Bhatia believes that with its energy business in the US, it can replicate its success in the UK. And the advantage of being trusted to go into people's houses and install the devices is a huge benefit over the likes of Nest.

"I knew being in the home was an advantage but even I didn't realise how much of an advantage it was. We have a tiny return rate."

Big players

"I think it's really actually early days, and there a lot of players, some very big and very tech led who are in this space. Clearly HomeKit, Brillo, Nest, Google (or Alphabet) and a bunch of smaller players. Then there are a lot of people with interests in this space like us," she said.

"This is a category that will develop to accommodate more than two or three big players. Homes are different, especially in different countries, and that's a very important insight. We're going to have to operate in a number of local markets. That might take a family of products and they will need adaptation."

But are there plans to make sure Hive works with Google and Apple's platforms? While most startups would bend over backwards to get involved with those giant players, Bhatia cooled any expectations, and told us the company was more focused on making products than worrying about platforms.

"We never rule anything out but the smart home is too nascent to make definitive statement. We will have an open platform because we want a broad range of services," she said.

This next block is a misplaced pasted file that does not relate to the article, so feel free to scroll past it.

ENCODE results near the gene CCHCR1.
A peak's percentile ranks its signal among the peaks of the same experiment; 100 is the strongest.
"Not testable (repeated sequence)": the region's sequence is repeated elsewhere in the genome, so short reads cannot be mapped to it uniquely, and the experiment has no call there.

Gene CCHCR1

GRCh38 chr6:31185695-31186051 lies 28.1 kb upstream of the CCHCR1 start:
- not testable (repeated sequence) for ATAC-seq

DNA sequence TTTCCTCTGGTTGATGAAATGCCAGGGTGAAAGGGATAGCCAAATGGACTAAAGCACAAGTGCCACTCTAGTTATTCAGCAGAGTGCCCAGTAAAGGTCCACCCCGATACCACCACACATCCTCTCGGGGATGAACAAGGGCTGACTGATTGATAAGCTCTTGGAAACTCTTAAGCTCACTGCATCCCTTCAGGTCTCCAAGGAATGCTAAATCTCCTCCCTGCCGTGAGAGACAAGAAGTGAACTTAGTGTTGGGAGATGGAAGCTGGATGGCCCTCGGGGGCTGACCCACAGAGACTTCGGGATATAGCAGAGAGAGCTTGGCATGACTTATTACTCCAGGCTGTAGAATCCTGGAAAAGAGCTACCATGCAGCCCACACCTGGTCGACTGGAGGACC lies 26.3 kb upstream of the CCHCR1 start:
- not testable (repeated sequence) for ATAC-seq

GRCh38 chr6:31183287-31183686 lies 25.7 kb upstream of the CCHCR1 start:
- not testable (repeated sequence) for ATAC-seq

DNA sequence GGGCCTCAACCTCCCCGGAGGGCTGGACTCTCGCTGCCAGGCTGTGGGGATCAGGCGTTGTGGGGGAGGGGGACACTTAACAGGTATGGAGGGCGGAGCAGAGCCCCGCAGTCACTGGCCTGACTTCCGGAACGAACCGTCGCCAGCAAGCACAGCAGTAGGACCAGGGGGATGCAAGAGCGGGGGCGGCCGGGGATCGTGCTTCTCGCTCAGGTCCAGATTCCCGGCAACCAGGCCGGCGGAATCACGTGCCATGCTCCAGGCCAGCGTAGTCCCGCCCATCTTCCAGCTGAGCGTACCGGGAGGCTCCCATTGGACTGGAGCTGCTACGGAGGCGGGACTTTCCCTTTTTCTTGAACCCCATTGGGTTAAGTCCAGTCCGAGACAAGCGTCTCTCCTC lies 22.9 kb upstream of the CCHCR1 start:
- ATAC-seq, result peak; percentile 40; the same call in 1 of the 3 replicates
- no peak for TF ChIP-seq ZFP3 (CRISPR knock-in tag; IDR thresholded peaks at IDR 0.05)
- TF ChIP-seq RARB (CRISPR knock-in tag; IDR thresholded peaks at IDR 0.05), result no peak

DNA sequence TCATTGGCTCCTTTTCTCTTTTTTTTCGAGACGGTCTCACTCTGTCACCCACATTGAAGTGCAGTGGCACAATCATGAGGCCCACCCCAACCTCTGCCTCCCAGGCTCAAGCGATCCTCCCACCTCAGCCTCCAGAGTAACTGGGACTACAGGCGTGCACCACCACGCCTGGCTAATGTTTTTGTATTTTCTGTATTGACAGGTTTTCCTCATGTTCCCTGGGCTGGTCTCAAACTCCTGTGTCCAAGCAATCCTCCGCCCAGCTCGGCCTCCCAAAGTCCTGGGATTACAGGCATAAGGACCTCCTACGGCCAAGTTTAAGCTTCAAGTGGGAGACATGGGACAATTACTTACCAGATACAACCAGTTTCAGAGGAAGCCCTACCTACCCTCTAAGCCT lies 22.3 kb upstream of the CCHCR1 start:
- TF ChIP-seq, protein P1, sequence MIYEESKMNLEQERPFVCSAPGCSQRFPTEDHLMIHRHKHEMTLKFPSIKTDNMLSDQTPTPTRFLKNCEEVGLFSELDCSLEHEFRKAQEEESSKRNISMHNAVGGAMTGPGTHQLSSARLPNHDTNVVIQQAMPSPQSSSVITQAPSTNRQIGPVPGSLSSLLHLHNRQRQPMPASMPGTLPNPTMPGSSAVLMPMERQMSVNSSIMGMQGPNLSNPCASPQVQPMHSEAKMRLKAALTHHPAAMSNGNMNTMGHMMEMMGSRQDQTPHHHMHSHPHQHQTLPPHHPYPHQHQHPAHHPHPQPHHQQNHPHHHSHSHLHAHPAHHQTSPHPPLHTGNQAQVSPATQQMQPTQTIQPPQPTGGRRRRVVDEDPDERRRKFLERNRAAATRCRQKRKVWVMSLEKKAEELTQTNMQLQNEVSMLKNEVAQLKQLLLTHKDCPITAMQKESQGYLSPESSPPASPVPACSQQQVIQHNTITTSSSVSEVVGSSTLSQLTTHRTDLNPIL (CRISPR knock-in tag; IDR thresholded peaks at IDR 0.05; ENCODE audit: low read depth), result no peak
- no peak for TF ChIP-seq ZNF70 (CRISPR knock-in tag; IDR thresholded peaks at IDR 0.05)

"You have to start with products that change their lives, and develop services people love to use and get attached to, everything else will follow. I'm less worried about which platform, and more concerned with are we creating the right kind of products for people. We will let the platform dynamics take care of themselves."

Nest was bought by Google when it had around 1 million customers. Hive has a quarter of that, but the potential to tap into millions of homes worldwide. I put it to Bhatia whether she's considered the potential value of the company she's created, if it was based in Silicon Valley.

"The thought has occurred to me. It's a good question. Actually, we have 250k customers with Hive, and we have 1.5 million customers with smart meters. That's a very interesting install base."